Wednesday, May 4, 2016

I tweet, therefore I am?

We've all quoted Descartes often enough, but perhaps we're doing a lot online that we're not even thinking really hard enough about. Younger folk might find it hard to imagine, but there was a time, not too long ago, when people didn't share their every waking moment with literally millions of complete strangers. Do I feel the need to post what I have for breakfast, a new hairdo I try or every dish that comes my way in a restaurant, together with the ubiquitous pictures that go out there in cybersphere for all eternity?

We seem to have hit an age of zero inhibition, where every detail of our lives isn't too mundane or sordid to share. For some, it's cool to gain as many friends on the internet, and even cooler to live in the glare of publicity. For many more, internet "followers and likers" are more prized than flesh-and-blood friends, because they hold the elusive key to universal popularity.

I am quietly appreciative of Facebook friends (I don't have that many) who frequently post either inspirational messages and pictures of their growing families. I am amused by those who consistently post pictures of their own buffed and toned bodies at the gym, or elaborate meals they have cooked and eaten.

Occasionally, however,  I am taken aback by some online altercations between seemingly total strangers. A while back, one of my acquaintances started an exchange of words with people I presumed to be friends of his FB friends. It started innocuously enough on a political note, then steadily descended into accusations and ugly name-calling. What struck me was how childish it all was, the "I've got more toys than you have" and "my father is more important than yours" kind of jibes that reamed through the entire thread which lasted more than 12 hours. What was jolting was that this steady stream of verbose boasts and rants were coming from my acquaintance, a no-longer young man who should have known better. The silence from his family members and usual group of FB friends was also deafening in its embarrassment for him.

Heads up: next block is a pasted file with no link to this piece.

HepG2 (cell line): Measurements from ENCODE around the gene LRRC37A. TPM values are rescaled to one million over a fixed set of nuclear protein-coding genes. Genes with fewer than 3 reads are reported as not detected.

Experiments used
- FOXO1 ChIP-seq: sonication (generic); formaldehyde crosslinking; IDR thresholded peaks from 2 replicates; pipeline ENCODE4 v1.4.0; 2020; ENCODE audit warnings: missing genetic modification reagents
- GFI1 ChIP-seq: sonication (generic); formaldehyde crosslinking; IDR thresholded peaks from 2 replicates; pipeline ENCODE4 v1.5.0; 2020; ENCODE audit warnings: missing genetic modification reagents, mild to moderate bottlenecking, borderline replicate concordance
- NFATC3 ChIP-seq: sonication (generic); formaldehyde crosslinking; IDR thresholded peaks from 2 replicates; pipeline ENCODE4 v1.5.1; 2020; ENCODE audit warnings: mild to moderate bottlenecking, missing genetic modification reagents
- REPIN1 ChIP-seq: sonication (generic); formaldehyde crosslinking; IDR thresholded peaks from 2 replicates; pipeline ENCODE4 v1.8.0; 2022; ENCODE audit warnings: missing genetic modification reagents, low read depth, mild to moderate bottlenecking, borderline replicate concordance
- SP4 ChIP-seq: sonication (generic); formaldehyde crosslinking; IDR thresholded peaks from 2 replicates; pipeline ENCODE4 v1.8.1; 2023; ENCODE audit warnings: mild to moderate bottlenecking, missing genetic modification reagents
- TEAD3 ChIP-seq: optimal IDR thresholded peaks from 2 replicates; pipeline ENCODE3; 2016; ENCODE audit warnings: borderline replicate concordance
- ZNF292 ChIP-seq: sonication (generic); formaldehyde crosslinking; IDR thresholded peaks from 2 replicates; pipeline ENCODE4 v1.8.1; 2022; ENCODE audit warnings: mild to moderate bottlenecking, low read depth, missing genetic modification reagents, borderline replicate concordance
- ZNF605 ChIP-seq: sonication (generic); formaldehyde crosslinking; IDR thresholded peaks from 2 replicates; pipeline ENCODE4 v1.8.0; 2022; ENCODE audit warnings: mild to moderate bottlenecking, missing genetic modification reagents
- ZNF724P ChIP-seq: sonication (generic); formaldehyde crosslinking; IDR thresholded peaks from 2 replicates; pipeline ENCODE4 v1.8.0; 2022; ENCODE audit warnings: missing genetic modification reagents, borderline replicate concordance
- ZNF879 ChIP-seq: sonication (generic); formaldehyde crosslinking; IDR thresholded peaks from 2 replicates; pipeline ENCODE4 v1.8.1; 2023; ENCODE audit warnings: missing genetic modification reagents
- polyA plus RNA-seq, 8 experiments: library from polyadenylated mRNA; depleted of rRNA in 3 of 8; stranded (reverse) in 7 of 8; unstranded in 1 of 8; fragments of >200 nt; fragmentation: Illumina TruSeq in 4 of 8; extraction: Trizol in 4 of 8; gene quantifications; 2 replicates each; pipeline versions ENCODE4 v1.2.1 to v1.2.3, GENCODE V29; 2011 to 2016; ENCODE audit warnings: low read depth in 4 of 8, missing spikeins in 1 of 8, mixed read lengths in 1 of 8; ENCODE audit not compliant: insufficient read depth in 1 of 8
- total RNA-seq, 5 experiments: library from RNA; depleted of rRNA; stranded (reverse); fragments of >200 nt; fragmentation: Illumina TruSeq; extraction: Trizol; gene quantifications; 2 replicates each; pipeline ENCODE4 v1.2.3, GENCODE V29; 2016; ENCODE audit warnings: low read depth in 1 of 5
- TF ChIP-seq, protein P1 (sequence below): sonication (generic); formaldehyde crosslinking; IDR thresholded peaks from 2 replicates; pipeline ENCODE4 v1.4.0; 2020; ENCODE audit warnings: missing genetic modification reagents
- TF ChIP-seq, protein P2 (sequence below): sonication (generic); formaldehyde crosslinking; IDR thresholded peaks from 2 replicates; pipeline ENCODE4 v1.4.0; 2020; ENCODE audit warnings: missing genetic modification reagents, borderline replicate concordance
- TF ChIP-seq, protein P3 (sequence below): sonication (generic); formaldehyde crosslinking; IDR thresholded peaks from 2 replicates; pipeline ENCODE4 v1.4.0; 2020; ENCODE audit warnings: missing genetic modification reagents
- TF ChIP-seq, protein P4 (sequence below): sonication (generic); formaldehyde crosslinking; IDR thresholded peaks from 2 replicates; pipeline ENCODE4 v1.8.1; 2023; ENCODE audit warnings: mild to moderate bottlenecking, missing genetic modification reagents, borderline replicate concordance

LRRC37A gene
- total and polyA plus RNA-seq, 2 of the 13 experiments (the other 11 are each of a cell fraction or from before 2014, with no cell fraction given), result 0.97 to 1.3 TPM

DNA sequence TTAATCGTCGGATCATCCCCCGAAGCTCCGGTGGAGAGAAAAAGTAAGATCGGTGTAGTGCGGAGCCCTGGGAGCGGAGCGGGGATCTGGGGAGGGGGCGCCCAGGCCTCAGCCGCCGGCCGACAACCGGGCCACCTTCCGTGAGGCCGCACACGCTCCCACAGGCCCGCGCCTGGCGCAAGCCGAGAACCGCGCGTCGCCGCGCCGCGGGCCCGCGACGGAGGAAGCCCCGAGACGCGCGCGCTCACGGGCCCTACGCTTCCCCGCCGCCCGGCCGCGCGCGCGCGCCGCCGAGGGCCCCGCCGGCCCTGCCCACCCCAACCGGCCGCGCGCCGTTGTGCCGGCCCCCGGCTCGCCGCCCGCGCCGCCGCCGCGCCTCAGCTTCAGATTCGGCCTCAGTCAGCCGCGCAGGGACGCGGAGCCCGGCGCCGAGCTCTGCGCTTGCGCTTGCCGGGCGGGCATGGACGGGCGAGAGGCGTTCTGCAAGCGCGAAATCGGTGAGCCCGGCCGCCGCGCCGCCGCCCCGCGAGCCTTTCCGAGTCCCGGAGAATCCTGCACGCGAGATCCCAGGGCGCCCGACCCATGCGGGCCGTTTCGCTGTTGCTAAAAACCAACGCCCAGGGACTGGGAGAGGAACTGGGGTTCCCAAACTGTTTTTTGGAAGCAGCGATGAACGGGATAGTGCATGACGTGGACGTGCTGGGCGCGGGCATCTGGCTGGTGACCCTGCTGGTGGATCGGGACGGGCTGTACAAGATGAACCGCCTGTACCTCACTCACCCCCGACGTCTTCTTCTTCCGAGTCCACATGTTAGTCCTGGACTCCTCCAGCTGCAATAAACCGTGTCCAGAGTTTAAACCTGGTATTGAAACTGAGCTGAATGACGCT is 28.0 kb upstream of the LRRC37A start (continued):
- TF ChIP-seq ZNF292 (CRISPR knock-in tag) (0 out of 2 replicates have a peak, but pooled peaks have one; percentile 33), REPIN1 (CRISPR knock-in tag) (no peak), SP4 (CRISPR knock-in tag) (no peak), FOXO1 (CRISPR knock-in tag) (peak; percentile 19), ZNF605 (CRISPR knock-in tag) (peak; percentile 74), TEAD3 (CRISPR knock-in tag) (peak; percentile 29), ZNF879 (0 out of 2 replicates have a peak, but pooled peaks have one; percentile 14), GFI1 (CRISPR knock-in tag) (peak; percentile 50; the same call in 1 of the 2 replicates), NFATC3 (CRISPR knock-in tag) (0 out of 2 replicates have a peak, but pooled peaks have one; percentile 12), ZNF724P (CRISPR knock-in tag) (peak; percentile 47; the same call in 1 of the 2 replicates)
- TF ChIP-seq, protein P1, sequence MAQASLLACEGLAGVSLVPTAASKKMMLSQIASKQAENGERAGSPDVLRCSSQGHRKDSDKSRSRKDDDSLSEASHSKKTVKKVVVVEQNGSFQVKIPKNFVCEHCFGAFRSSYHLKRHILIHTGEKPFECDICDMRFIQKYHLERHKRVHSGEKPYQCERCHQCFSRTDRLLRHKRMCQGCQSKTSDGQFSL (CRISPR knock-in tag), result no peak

Do we think we can say whatever we want because we can hide behind the relative anonymity of the internet? Just because we have a username and voice on these social platforms, does it justify our going on and on about this, that and the other ad nauseum? I know, those of us on the receiving end can choose to gloss over, ignore and even unlike these posts. But whole generations of people are being initiated into this world that has shrunk into a computer monitor, phone screen and now watch face. They are mindlessly taking and uploading pictures of themselves, their friends and pets and sharing them online.

We've heard enough about predators and con artists who have found the internet to be a boon in their nefarious activities. But oftentimes, lives are also turned upside down by ordinary postings.  The speed at which the internet functions is frighteningly fast, and once the information we post goes out, it's almost impossible to retrieve or even erase. It's out there in the cloud forever. When once we could mull over what we write, as well as edit whatever we want to share, today, at the click of a button, words and pictures can spread like wildfire to hurt, harm and destroy.

Admittedly, I am also publicizing my blog on social media, in the hope of gaining more readers. I am making use of wonderful tools online for sharing information and opinions at a fraction of what it would cost using conventional media. Like others, I claim that everyone has a choice whether or not to visit my website. I am just disturbed that by having all our interactions online, we lose out on the connectivity with real flesh-and-blood  people. And not only that, we also neglect to pause awhile and ponder the effects of our posts. What happened to taking responsibility for our words and actions? And what happened to common decency?

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